I had general admission tickets and we got there around nine-thirty in the morning on both days to make sure we would get a good spot on the field.

The first night we were inside the runway and it was crowded. I’m pretty sure they had a limit but had I known how crowded it would get, I would have secured a place on the rail instead.

But I did get a few good pictures that night. Here’s one of screen.

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One of the most memorable parts of the show was during “Beautiful Day” when NASA astronaut Mark Kelly aboard the International Space Station recited the bridge to song. His image was displayed on the giant oval screen and he was tossing out little paper words that read, “It was a Beautiful Day” that literally floated right in front of him. You cold tell he was speaking into a video camera but the as he looked down on the crowd. It was amazing. I was so mesmerized that I forgot to take any pictures. But it is something I will never forget.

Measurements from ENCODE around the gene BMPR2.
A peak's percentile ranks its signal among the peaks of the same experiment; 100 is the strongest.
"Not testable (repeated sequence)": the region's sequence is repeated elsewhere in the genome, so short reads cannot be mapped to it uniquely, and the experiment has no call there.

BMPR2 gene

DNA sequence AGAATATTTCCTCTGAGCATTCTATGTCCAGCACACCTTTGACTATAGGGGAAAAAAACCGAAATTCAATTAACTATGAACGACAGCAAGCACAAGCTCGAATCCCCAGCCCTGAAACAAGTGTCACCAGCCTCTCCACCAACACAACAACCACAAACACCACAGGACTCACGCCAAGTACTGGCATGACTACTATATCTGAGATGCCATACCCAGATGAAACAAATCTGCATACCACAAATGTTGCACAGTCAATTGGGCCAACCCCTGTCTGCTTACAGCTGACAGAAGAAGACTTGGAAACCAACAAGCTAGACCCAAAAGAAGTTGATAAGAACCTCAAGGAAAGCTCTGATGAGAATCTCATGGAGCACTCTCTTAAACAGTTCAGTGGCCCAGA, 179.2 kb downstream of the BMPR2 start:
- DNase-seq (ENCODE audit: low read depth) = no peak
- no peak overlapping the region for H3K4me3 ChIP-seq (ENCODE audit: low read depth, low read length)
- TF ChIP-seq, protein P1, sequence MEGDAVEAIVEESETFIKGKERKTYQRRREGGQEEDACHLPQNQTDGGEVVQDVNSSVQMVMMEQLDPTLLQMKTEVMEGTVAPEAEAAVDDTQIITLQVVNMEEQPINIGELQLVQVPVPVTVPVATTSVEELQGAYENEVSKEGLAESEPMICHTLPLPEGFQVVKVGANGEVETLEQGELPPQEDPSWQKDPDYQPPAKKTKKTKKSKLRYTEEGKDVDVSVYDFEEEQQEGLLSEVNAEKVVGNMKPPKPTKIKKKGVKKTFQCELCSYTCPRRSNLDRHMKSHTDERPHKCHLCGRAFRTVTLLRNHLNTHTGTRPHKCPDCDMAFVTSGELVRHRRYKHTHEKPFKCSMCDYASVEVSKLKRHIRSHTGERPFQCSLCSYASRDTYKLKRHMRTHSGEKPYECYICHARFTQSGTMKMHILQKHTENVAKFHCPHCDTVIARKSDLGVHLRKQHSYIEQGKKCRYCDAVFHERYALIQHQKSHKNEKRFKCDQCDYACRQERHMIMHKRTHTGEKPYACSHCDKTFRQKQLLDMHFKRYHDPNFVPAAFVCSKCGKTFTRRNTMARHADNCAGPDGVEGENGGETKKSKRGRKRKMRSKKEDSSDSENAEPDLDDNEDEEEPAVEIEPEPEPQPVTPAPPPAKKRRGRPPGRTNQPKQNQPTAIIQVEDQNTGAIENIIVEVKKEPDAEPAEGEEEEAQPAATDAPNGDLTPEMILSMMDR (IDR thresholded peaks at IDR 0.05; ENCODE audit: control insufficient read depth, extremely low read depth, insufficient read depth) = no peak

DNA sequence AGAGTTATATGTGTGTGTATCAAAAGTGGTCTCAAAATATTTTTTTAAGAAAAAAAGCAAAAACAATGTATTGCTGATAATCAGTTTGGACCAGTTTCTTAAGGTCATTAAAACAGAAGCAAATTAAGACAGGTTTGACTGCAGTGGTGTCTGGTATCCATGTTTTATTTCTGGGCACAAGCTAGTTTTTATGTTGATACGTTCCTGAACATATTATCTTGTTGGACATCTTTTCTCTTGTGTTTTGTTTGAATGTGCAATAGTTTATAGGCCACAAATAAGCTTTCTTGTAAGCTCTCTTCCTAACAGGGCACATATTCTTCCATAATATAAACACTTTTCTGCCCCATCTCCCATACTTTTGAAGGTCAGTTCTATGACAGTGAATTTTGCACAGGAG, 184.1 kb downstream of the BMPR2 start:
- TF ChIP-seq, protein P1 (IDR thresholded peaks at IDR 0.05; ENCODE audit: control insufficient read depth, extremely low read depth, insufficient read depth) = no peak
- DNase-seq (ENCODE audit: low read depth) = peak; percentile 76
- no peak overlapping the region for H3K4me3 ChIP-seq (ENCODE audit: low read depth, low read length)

Only a band like U2 could pull off something like that maybe, only they could pull it off.

Once I snapped out of my stupor I was able to get a few good shots of Adam bring a little soul to the show.

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I like this shot of the screen, especially with Bono mugging while the others a looking quite serious.

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I like this shot of the screen, especially with Bono mugging while the others a looking quite serious.  It’s cool and gonzo at the same time.

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And finally our favorite front-man being himself.